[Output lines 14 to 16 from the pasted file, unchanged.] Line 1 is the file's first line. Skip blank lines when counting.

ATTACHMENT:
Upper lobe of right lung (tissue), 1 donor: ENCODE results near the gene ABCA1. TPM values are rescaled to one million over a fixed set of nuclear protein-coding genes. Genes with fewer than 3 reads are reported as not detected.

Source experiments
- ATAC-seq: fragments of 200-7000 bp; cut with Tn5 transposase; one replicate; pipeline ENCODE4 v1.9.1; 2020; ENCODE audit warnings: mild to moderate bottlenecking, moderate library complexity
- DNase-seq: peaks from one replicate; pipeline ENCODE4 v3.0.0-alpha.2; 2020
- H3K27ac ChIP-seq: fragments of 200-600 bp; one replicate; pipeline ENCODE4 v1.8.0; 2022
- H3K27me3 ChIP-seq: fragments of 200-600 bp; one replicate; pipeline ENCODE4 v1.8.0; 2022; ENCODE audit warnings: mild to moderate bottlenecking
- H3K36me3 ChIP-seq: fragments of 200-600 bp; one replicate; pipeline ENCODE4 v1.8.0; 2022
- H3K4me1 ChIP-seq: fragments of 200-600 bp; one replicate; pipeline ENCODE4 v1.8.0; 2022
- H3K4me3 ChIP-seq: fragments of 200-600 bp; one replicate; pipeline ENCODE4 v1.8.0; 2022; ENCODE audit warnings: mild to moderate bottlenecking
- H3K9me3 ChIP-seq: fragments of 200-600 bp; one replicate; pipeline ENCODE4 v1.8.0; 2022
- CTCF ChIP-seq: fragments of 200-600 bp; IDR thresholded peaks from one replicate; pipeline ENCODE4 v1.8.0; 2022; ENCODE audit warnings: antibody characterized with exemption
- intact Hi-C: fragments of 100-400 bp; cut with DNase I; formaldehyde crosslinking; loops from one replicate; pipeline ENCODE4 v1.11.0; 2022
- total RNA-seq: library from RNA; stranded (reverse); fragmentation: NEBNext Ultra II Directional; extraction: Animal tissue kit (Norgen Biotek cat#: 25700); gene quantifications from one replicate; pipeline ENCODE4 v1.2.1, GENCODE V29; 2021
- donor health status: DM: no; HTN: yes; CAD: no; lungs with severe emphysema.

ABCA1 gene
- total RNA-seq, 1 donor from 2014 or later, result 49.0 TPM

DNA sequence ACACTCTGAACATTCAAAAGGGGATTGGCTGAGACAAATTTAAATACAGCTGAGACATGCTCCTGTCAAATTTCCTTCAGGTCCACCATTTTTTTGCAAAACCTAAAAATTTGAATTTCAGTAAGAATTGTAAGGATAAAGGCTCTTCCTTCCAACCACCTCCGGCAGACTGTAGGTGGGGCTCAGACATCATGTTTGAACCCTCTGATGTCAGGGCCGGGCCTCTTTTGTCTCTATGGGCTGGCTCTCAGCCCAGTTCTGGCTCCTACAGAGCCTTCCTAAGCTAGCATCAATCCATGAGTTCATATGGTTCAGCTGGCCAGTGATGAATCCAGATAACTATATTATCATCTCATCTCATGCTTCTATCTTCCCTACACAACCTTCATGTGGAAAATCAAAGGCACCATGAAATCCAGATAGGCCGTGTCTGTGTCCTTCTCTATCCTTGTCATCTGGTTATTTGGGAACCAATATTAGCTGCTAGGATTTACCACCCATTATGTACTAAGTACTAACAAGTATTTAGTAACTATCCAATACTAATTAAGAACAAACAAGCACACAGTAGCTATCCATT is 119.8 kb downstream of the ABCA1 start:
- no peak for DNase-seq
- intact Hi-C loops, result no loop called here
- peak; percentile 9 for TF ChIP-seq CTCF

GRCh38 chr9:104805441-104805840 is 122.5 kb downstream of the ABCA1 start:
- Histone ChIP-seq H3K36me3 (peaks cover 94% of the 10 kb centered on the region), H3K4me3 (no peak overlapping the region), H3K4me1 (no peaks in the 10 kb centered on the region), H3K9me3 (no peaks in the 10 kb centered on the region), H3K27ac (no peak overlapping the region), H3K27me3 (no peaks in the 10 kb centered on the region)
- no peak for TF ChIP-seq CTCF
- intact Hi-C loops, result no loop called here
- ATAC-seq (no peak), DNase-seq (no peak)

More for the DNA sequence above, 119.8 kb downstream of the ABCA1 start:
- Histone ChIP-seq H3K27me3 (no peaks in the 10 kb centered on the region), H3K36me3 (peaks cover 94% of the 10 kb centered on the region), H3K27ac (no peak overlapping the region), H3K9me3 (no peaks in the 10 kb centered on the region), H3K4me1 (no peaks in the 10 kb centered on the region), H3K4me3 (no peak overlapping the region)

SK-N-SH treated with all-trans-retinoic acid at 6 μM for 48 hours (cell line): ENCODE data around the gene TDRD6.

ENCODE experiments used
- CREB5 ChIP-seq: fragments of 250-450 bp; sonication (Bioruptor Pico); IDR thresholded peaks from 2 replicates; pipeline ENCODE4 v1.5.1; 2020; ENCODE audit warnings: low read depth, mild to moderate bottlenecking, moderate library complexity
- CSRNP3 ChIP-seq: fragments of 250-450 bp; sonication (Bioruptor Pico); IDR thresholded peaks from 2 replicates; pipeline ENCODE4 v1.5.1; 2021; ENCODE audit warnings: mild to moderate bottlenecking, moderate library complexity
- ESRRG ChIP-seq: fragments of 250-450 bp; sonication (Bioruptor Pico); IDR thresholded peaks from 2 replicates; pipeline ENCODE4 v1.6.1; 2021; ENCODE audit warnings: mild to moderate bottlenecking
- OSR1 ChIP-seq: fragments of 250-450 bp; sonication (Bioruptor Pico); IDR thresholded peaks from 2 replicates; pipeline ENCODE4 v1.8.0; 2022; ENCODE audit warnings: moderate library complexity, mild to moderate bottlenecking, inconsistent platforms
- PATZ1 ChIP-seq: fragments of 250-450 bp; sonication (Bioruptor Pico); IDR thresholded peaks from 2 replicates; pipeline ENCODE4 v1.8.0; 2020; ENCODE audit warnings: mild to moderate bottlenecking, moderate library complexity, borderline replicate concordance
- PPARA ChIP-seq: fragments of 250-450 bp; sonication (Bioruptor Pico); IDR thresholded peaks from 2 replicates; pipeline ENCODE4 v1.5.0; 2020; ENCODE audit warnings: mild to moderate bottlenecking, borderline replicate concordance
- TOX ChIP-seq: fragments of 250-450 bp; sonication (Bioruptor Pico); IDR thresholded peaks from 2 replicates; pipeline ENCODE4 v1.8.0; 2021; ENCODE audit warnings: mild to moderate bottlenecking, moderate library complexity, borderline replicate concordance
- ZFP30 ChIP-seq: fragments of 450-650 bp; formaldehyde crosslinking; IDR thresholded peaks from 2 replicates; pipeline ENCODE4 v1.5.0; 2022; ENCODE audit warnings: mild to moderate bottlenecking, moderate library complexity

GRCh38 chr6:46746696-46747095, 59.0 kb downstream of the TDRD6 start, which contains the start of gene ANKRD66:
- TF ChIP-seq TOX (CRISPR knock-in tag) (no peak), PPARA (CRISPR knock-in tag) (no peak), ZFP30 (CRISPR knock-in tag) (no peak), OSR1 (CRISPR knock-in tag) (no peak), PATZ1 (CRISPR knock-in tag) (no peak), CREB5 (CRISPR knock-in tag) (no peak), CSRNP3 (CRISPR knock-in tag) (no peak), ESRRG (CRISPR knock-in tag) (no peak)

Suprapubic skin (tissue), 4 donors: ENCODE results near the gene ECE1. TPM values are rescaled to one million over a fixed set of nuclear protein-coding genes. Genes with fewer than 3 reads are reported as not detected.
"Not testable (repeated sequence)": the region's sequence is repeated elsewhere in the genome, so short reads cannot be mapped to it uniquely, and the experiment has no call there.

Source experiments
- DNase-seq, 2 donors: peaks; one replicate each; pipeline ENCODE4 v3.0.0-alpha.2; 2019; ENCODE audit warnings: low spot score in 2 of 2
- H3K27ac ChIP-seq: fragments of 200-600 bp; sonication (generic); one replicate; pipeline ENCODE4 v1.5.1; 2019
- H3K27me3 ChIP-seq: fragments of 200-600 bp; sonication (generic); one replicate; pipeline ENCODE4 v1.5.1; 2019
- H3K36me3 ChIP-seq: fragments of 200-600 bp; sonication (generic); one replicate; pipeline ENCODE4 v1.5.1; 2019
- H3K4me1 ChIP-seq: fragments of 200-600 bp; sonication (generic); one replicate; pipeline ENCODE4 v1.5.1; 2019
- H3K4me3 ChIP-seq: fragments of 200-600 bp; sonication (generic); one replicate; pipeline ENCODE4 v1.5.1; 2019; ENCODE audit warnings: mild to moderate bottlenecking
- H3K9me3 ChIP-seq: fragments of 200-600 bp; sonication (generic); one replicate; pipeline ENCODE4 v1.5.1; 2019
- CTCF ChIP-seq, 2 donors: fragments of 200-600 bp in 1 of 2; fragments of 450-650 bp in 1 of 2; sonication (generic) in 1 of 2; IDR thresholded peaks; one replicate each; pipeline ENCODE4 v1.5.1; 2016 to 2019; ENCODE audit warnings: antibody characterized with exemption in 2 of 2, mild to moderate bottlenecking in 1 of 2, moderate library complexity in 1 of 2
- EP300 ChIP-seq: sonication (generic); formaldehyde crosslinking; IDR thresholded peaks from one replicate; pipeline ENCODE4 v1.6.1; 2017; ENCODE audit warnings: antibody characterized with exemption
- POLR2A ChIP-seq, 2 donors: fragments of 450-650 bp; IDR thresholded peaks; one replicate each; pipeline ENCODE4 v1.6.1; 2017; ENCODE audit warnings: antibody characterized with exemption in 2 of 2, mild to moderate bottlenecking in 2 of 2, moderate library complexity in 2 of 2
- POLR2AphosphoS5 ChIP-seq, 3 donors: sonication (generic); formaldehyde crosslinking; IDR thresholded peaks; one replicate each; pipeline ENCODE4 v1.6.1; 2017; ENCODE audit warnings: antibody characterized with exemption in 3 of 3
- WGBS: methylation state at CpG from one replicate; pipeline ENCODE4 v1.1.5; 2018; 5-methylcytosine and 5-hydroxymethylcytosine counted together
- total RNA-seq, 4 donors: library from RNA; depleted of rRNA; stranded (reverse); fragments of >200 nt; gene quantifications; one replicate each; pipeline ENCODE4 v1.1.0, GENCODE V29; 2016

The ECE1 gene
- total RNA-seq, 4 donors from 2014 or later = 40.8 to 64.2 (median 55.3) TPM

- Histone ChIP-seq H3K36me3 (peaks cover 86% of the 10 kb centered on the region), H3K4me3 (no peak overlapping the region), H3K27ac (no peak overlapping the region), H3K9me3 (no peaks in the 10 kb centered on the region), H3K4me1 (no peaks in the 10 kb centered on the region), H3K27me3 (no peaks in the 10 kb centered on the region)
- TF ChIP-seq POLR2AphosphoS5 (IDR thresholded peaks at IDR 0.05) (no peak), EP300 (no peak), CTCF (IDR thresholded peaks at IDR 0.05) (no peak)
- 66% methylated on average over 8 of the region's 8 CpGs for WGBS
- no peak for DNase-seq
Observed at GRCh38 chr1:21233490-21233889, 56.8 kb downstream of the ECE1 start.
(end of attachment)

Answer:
- donor health status: DM: no; HTN: yes; CAD: no; lungs with severe emphysema.

ABCA1 gene
- total RNA-seq, 1 donor from 2014 or later, result 49.0 TPM